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How Mayweather tamed Pacquiao

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The universal phrase in sports reads, “attack wins you matches but defence wins you titles.” Every sporting triumph is based on defensive discipline, in the boxing world no athlete personifies defensive prowess the way Floyd Mayweather has done in his 20 year reign as the sport’s undisputed fighter.

 
Prior to this past weekend’s mega fight against Philippines superstar Manny ‘Pacman’ Pacquiao, Mayweather boasted a record of 47 unbeaten bouts. The American boxer won the much publicized fight via the points system, with scores of 118-116, 116-112 and 116-112 from three judges. He now has a record of 48 consecutive wins in his career.

 
Widespread criticism aimed at Mayweather’s defensive approach suggested that he was reluctant to compete at a level the fans wanted. His win was not a popular result from many disgruntled Pacman admirers, who expected a ‘street brawl’ type of contest.

 
Fans around the world thought Pacquiao dominated the match due to his intensive punching technique, however, only a few of his punches counted while his opponent strategically connected with numerous jabs that propelled him to a lead in the judges’ scoreboards.

 
Statistics from Compubox, an official boxing performance index, state that Mayweather threw more punches than his rival. According, to the statistical records, Floyd landed 148 of 435 punches he attempted while the Philippines star landed only 81 of 429 attempted punches.

 
The undefeated boxer had a slight height advantage over Pacman and that enabled him to release well timed jabs while keeping his opponent at arm’s length.

 
What Mayweather did right
The left handed jabs: Mayweather is a naturally right handed boxer but he strategically threw left handed jabs to prevent Pacquiao from using his right handed slight jabs. Pacman, a left handed boxer, usually used right handed jabs to blind his opponents before delivering a left handed power punch but he was denied his usual routine. As a result he relied on attempting power punches with his left hand and that left spaces for Floyd to retaliate with left jabs and increase his points. The latter’s countless jabs earned him an advantage.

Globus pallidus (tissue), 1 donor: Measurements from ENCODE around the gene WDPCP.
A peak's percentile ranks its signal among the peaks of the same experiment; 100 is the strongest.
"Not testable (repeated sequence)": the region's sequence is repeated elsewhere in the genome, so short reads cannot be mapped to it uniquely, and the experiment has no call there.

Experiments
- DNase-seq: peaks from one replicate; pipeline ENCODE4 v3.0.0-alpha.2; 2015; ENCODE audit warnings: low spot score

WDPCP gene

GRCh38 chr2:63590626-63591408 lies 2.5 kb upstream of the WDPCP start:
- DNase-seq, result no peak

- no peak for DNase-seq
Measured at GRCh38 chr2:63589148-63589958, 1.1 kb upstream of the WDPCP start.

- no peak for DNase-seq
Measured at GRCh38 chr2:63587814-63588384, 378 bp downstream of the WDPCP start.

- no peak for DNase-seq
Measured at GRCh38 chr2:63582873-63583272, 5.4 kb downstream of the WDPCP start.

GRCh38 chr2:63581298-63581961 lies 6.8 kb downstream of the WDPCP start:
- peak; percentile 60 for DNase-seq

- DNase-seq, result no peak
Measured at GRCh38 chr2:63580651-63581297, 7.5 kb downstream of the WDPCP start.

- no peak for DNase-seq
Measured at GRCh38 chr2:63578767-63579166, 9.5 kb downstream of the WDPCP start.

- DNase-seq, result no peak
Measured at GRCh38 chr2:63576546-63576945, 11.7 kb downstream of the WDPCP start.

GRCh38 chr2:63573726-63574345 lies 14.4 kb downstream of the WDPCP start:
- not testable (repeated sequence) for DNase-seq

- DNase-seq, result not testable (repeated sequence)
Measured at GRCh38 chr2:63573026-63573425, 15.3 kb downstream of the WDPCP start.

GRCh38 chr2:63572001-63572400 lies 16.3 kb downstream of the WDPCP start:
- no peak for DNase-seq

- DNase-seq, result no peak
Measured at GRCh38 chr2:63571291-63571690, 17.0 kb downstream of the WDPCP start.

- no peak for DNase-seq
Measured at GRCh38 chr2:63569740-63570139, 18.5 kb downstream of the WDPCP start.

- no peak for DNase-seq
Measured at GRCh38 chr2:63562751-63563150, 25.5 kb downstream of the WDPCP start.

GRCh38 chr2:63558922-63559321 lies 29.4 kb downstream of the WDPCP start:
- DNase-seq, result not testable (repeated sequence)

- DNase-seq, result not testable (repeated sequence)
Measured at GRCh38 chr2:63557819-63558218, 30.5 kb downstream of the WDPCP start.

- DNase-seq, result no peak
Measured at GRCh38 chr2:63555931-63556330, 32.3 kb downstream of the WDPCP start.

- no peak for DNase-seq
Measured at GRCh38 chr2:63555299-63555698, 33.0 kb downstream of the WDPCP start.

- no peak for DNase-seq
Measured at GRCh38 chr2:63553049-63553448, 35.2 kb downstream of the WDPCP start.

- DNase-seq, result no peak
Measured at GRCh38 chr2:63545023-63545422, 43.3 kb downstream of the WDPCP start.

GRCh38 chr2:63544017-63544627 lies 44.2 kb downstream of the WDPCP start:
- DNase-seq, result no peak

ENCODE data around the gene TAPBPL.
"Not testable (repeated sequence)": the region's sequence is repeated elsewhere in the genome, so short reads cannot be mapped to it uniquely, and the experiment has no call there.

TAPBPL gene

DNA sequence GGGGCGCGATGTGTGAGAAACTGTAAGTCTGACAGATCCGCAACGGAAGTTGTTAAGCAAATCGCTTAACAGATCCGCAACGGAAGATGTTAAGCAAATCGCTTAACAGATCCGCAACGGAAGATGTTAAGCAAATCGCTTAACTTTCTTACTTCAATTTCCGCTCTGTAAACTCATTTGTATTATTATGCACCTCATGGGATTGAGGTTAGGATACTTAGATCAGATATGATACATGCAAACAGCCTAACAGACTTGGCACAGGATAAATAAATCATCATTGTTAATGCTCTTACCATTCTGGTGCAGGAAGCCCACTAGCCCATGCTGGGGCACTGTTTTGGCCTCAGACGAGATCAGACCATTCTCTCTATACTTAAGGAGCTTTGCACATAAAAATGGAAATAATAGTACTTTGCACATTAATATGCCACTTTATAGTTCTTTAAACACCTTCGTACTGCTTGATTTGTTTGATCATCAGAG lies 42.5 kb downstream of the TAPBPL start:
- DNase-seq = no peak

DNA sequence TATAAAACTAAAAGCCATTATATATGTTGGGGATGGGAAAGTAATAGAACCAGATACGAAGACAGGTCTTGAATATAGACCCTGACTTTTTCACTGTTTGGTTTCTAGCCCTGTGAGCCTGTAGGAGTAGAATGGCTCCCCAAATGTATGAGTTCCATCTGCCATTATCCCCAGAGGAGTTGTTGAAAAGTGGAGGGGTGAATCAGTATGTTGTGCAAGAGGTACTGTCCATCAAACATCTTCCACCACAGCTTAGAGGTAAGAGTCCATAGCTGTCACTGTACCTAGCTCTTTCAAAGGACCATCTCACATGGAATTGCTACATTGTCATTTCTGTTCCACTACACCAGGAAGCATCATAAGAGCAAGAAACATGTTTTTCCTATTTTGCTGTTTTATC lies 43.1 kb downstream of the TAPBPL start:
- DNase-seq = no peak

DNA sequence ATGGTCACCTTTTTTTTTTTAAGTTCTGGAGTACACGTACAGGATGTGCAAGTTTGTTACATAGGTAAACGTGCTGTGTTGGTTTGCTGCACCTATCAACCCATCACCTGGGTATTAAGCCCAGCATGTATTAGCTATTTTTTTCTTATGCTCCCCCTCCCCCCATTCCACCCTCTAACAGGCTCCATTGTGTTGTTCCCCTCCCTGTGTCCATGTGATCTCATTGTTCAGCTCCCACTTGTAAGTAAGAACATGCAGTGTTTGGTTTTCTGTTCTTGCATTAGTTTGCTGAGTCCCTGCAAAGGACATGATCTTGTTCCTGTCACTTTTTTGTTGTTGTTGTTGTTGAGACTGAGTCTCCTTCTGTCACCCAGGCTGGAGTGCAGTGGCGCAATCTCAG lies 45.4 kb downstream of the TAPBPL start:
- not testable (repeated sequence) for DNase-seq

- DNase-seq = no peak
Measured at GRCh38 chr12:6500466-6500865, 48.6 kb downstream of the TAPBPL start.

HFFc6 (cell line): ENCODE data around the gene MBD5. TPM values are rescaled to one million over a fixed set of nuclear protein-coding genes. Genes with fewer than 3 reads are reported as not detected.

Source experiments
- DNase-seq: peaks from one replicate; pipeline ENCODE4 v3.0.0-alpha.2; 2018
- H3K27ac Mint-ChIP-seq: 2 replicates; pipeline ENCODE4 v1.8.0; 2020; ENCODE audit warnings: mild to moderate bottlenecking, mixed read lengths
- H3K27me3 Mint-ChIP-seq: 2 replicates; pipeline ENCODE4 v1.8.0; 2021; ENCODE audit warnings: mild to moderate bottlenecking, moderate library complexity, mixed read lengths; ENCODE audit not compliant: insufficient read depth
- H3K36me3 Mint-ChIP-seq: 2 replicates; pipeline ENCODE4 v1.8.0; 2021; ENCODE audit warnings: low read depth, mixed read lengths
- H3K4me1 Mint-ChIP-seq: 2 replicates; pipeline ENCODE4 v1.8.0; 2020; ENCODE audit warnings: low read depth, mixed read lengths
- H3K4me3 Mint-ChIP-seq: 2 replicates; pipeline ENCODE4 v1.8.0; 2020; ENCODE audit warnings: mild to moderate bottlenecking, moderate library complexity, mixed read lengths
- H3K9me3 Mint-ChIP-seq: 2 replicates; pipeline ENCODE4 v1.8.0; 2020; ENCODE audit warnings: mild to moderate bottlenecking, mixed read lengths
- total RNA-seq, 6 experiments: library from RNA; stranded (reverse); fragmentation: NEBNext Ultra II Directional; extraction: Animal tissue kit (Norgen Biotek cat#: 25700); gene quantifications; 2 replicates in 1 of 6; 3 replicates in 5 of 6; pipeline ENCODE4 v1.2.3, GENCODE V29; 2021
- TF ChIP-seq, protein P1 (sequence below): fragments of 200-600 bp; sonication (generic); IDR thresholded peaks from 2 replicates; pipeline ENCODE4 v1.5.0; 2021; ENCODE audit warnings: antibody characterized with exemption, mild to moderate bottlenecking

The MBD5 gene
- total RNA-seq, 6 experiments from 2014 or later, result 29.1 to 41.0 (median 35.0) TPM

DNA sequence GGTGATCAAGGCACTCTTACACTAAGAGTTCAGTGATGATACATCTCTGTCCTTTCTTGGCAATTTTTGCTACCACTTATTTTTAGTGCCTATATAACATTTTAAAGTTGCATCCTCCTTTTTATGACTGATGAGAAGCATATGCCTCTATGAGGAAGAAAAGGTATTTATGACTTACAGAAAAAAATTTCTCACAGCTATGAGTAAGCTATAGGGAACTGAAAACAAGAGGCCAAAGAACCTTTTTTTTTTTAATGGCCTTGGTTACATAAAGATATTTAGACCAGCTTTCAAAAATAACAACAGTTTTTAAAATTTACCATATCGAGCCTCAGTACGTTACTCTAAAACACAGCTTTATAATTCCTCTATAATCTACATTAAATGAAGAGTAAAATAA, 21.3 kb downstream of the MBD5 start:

Strong starts and a defensive stance: He started every round strongly and focused on scoring points while he was fresh from every recess. He also resorted to rope hugging tactics to limit Pacquiao’s dynamic approach and that restricted the Philippine to boxing from a standing position and exhausting his energy when Floyd recovered from Manny’s attacks.
Halts: Floyd often halted the match by embracing his opponent in order to prevent him from gaining momentum and standing a chance of knocking him out. The numerous halts helped Mayweather to regain energy and frustrate Paquiao. A continued spell of punches for Manny would have increased his chances of winning but his opponent had a game plan of stopping him while he started gaining an edge over him.

 
What Pacquiao did wrong  
Not adapting to Floyd’s style: Boxing experts often say that any chance of beating Floyd depends on an opponent’s ability to adapt to the undefeated boxer’s style. Arguably, Pacquaio could have stood a better chance against his opponent if he had resorted to emulating his defensive style. A defensive tactic would have prompted Floyd to be offensive and outside his comfort zone thus providing his opponent a loop hole as the American would be in ‘unknown territory.’
Low jab count: Pacquiao was seemingly after a knockout victory instead of gaining more points on the scoreboards. Observers such as former world heavyweight champion Mike Tyson stated that his low jab count cost him an opportunity to win the match. “When Manny is not jabbing that’s when he is losing the fight. Floyd is punching hard with the one punch, Manny has to keep jabbing,” Tyson wrote on his Twitter page as the fight was ongoing.
No tactical approach: He won at least four rounds but failed to capitalize on Floyd’s momentary concentration lapses. The Asian boxer appeared to be one dimensional in his approach, he lacked the versatility to switch his style to keep up with Floyd’s evasive nature. As a result, he was stifled by the American’s ability to display different approaches throughout the match.

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